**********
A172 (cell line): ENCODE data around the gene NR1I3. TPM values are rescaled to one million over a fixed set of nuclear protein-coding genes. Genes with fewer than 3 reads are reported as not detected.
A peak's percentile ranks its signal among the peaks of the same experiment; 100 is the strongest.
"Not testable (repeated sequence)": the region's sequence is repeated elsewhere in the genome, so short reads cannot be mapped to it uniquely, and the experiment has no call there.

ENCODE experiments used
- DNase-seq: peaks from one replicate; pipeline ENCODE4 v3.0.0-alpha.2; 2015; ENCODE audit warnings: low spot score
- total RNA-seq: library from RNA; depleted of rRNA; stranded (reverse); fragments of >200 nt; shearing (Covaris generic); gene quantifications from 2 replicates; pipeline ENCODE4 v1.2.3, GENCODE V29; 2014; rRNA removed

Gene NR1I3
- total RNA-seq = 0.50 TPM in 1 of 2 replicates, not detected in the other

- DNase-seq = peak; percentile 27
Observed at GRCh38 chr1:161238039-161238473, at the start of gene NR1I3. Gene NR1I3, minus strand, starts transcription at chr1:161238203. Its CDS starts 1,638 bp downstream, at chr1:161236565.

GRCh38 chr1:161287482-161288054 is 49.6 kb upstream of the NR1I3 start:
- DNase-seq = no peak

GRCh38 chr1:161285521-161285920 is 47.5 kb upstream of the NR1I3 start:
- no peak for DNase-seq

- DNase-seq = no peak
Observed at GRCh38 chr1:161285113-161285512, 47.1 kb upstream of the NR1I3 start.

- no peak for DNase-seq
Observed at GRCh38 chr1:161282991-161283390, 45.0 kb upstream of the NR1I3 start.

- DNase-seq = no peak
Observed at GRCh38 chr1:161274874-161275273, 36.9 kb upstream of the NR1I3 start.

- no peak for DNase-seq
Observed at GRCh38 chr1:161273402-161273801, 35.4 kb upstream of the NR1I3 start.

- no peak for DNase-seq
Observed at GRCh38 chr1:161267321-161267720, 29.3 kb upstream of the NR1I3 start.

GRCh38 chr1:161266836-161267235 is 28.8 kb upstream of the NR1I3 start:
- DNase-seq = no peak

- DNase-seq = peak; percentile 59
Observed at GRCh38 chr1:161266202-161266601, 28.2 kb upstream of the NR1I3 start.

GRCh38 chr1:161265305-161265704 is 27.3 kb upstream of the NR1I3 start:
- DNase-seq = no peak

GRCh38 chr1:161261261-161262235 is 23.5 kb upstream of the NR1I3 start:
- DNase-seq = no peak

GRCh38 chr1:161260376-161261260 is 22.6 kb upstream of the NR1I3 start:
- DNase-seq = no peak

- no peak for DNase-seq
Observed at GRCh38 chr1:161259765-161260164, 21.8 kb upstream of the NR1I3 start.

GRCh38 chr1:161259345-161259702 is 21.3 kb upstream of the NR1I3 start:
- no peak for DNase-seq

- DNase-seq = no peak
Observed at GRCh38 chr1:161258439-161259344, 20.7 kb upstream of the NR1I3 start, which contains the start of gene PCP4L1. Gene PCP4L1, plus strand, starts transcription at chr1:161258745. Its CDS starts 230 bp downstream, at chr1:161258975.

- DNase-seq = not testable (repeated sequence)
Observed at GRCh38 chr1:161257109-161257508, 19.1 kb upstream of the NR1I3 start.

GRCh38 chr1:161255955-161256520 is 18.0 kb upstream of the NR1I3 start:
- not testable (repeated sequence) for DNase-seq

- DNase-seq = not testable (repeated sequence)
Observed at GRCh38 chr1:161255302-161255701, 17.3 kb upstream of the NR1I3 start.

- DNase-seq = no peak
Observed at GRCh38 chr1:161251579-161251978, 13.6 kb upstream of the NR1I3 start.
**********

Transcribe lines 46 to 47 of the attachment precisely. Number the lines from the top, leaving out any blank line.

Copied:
Observed at GRCh38 chr1:161255302-161255701, 17.3 kb upstream of the NR1I3 start.

- DNase-seq = no peak